Regulators are worried about money market funds
Money market funds have long been sold as a safe place to stash cash. But they aren’t without risk, particularly as we move into an increasingly volatile market.
We have shared our insights on certain asset class risks related to money market funds (MMFs) in a past post. However, recent quarters have seen a great deal of activity related to these vehicles and it’s time to take another look.
Price risks of money market funds
The price risk of MMFs is also known as “breaking the buck” because MMFs typically trade at a stable net asset value (NAV) of $1.00 per share. There are two potential risks related to this, and sometimes they both arise at the same time:
- The MMF has made poor investment choices and some of its holdings have dropped materially in value, so the overall fund is now worth less than $1.00.
- There is a run on MMFs—in other words, MMF investors in large numbers want to turn their MMF investments into cash. The MMFs are then forced to sell instruments in large quantities in the open market. If there are not enough buyers, the prices will drop.
The second example is particularly relevant given the March 2023 stampede into money markets.
At around the same time as this was happening, Treasury secretary Janet Yellen remarked in a speech that, “If there is any place where the vulnerabilities of the system to runs and fire sales have been clear-cut, it is money market funds.”
Liquidity risks of money market funds
In July 2023, the SEC imposed a new rule (Bloomberg story) which allows MMFs to charge liquidity fees at their own discretion when outflows happen, and impose liquidity fees on certain types of MMFs when daily redemptions exceed 5% of net assets. Those types of MMFs are institutional prime and institutional tax-exempt funds. According to MMF sponsors themselves, this is likely to increase volatility and reduce the attractiveness of these vehicles.
Furthermore, liquid asset requirements will increase. This means costs will increase, yields will decrease and, when everyone is trying to convert their MMF holding into cash, price stability will be hampered.
This is clearly important as we’re now witnessing another spike in flows that resembles activity around the dot com boom, the financial crisis, and the COVID-19 dislocation.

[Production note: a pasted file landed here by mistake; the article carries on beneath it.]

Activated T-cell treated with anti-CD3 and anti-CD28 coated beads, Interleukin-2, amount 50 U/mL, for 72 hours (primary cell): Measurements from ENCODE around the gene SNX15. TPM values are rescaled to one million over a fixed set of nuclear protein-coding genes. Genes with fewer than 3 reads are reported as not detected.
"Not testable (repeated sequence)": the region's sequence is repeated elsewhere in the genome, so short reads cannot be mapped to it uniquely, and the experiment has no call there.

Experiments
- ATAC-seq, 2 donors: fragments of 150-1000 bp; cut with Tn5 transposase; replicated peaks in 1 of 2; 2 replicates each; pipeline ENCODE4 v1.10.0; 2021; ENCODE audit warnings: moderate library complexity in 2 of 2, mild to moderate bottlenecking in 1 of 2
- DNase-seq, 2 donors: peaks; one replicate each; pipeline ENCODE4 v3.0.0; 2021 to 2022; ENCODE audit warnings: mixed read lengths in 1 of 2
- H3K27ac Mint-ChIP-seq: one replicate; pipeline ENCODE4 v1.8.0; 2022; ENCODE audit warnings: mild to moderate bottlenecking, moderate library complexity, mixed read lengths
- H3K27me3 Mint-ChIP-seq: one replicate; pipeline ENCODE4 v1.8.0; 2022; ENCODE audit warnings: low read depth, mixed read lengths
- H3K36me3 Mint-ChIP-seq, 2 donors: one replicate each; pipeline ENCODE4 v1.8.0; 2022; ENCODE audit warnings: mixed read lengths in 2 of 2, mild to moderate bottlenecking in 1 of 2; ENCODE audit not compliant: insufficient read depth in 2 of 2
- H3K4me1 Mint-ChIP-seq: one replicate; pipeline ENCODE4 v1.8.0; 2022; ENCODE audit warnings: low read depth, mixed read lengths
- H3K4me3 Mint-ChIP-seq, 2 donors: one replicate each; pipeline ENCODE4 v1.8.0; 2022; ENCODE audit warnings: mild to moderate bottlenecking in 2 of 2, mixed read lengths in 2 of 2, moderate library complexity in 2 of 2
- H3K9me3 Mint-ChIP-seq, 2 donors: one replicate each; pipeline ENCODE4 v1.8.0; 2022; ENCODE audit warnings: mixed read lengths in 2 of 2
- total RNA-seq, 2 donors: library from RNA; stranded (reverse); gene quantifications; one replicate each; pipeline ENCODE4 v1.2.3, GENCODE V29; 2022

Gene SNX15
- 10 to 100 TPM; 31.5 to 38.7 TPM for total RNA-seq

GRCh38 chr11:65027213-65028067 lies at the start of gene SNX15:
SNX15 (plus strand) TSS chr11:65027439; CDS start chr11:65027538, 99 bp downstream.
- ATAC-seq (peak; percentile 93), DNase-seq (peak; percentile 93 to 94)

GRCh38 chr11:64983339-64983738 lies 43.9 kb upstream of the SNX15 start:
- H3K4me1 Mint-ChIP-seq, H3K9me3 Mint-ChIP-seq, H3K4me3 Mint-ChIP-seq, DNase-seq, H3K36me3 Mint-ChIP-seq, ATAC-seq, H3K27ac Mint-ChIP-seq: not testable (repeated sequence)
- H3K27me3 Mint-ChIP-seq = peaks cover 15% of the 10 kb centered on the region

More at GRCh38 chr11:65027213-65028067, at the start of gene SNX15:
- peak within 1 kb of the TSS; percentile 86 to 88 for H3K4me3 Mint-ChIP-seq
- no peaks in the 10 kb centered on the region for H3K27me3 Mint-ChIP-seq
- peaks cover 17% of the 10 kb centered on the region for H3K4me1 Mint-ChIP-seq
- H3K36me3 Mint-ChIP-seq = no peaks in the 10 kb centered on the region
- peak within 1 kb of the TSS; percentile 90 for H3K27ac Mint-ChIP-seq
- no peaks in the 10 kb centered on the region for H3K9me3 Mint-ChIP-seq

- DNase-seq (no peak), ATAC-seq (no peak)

What do regulators say about money market funds?
Although many of these risks are generally poorly understood, they are certainly not new to regulators. For example, Money Market Funds and Systemic Risk (Fed, 2012) discusses these dangers:
- NAV rounding to the nearest cent
- How portfolios become less liquid during sell-offs
- Fund sponsors (eg, Blackrock) providing financial support to artificially keep NAV at $1.00 over 100 times in 2008 alone
- That new rules aren’t enough, reinforced by then-SEC Chair Mary Schapiro
The Fed followed 10 years later in Money Market Fund Vulnerabilities: A Global Perspective (Fed, 2022), in which it noted: “Operating in the niche between banking and investment funds, MMFs appear to offer the best of both worlds, with money‐like shares that pay market rates of interest. However, when crises have occurred, MMFs repeatedly have proven vulnerable and have failed to measure up to either the banking or the mutual fund models. Without the protections provided to bank deposits, the moneyness of MMFs is fragile.” (emphasis ours)
The Fed’s report identified price and value risks:
- Susceptibility to runs due to either sudden or heavy redemptions
- Credit risk in the underlying assets
- Large institutional investors have more extreme swings in cash needs, and front-run during riskier periods
- Accelerated redemptions as MMFs reach certain monitoring thresholds, such as a quick drop in liquid assets, NAV rounding below rounding thresholds
It also commented on liquidity and market risks:
- Underlying presumed liquid assets “lose” their liquid characteristics
- Lack of liquidity: eg, investors who requested redemptions from one fund in September 2008 had to wait several years before receiving their cash
- High similarity in MMF portfolios means that when one fund becomes unstable, this can easily result in contagion among other funds
- A high percentage of MMF assets must be rolled overnight, and an instability in that market will immediately translate to the funds
- Cross-border financing of MMF portfolios creates additional failure points
The report discussed heavy MMF mark-to-market losses during 2007-08, such as losses in a single fund leading to 29 other US funds breaking the buck absent sponsor support. Worryingly, it identified significant MMF instability during 2011, 2014, 2016, and 2020, which turned out to be worse than 2008.
Most recently, the Financial Stability Board, which has an international mandate, has decided the challenges surrounding MMFs are important enough to work through a thematic peer review for publication by the end of 2023.
If MMFs are risky, what should you do?
Our investment experience drives our fundamental view that the long run is better served by focusing on low risk and high liquidity first. Today, that choice doesn’t have to come at the expense of high yield. At Mayfair, we hold your cash at FDIC-insured banks to provide both safety and liquidity, without sacrificing excellent yield.